Finally, and importantly, this SI aims to explore how geographical contexts matter for practicing and theorising inclusion. So far, the rhetoric of inclusion is mainly characteristic of relatively developed Western economies and much research on inclusion has been done in this context. We want to explore how the current theorising of inclusion may be enriched by examining non-Western contexts, for instance those in which inclusion is not an ideal promoted by popular discourses and supported through legislation. Barbosa and Cabral-Cardoso (2010) suggest that equality discourses in Europe tend to mirror the dominant US ones. How do inclusion discourses and practices ‘domesticated’ in non-western contexts? How does inclusion happen in the national contexts where organizations are allowed to discriminate legally against a certain category, and how? In what ways do such contexts give us an insight into the nature of inclusion and its process?
This SI seeks empirically grounded contributions focusing on any dimension of inclusion, that move forward our theorising of inclusion as outlined above. We especially welcome contributions drawn from non-Western geographical contexts and those using innovative methodologies. Submissions are invited to address (but not limited to) the following themes:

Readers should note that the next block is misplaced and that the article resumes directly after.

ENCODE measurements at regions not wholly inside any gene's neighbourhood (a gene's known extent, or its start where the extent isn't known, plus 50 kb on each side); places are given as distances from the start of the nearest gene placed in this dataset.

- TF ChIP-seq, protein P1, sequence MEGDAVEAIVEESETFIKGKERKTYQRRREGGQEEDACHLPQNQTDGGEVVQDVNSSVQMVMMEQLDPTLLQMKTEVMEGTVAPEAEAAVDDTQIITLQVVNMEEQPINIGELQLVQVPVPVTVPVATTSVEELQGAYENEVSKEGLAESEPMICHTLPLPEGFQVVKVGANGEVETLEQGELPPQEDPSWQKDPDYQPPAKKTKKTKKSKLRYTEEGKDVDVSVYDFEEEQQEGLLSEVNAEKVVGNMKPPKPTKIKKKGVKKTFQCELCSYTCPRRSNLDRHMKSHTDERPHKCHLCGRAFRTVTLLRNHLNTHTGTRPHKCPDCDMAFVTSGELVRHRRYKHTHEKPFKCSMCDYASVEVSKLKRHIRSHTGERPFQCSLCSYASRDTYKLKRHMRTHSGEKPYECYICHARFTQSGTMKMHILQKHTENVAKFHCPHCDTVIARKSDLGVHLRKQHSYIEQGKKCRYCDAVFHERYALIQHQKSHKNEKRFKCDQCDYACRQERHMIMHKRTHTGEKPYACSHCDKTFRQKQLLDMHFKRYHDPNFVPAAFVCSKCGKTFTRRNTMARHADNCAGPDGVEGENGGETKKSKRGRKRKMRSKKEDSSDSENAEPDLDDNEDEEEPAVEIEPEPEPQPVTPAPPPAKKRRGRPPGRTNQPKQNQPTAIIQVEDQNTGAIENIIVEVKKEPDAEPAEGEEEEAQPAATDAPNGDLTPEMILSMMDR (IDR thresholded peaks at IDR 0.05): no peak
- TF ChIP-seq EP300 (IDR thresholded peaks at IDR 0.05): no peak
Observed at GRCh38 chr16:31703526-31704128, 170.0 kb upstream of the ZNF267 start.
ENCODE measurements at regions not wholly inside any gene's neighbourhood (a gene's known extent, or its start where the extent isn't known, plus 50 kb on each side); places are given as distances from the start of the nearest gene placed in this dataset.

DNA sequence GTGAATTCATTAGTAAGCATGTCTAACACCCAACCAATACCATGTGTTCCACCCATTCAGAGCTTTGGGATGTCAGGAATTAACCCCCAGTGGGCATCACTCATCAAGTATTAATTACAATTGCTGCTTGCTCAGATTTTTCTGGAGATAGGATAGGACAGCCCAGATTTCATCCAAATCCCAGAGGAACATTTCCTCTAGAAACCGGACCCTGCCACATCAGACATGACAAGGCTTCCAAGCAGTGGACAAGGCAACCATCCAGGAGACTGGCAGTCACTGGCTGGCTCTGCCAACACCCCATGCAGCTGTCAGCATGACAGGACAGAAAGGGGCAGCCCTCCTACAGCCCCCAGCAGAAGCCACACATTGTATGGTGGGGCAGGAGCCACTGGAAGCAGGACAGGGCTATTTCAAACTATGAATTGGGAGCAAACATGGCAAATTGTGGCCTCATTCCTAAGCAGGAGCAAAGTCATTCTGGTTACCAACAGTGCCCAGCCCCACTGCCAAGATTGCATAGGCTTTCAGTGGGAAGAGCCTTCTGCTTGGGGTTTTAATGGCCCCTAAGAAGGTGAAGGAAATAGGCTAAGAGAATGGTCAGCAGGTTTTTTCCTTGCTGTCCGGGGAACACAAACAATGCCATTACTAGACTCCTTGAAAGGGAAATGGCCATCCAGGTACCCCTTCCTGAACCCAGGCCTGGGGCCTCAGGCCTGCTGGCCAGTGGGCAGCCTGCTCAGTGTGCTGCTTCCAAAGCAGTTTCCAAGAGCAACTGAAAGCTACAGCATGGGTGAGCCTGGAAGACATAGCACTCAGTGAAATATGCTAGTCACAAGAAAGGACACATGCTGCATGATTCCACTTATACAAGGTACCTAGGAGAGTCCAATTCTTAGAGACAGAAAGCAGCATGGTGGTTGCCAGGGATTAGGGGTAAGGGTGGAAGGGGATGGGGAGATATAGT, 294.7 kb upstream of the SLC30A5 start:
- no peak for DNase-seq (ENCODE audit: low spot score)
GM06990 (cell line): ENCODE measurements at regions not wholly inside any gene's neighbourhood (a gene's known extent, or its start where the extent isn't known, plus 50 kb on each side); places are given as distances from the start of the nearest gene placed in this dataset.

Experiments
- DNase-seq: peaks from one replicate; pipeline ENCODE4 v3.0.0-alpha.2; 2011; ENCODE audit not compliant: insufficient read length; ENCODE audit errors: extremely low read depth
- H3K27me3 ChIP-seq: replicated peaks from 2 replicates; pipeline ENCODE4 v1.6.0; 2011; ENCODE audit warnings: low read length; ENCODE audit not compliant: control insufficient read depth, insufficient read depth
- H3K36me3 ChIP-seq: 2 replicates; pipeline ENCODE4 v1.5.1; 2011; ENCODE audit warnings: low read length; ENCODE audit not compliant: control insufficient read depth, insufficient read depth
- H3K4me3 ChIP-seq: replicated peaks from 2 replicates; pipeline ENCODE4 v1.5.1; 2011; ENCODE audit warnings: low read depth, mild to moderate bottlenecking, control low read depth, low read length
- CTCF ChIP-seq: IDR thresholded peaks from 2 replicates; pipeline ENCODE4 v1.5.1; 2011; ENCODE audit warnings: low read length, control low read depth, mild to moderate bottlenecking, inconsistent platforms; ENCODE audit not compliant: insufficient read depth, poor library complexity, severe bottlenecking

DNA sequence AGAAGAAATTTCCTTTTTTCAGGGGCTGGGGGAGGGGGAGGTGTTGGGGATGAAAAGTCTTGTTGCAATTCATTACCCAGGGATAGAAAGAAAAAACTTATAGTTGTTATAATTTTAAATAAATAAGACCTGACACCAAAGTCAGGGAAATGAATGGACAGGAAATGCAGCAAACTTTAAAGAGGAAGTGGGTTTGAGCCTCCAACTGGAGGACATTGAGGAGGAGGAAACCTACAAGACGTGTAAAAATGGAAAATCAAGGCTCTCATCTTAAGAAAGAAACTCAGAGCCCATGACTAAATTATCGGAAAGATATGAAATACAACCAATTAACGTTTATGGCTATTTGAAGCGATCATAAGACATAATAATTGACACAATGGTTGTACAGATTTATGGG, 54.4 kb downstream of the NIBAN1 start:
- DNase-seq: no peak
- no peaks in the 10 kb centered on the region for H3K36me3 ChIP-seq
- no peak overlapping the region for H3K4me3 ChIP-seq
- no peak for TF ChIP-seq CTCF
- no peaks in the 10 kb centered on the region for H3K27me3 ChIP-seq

● Conceptualising inclusion and inclusivity. Exploring conceptual possibilities and limits of these terms
● Geographies of inclusion. How does inclusion happen and how can it be theorised in non-Western contexts
● Conditions and bases of inclusion in contemporary organizations. On which and whose terms, and where and how inclusion happens?
● Lived experiences of those seeking (or not seeking) inclusion in organizations.
● The complexities of inclusion. For instance, how do individuals and organizations negotiate inclusion in the context of intersectionality?
● Organisational processes of inclusion. How can different forms of organizations facilitate inclusion and/or create new exclusions?
● Are alternative forms of organizations more inclusive?
● Strategic use of inclusion in/by organizations
● The effects of inclusion-related initiatives in organizations. Can inclusion breed new forms of exclusion?
● Inclusion in the ‘exclusive’ contexts – how can researching contexts where exclusion is legal help us understand inclusion?
Papers may be submitted electronically from 30 November 2018 until the deadline date of 31st of December 2018 (final deadline) to SAGETrack at:
Papers should be no more than 10,000 words, excluding references, and will be blind reviewed following the journal’s standard review process. Manuscripts should be prepared according to the guidelines published in Organization and on the journal’s website:
Please contact the guest editors for further information: [log in to unmask], [log in to unmask]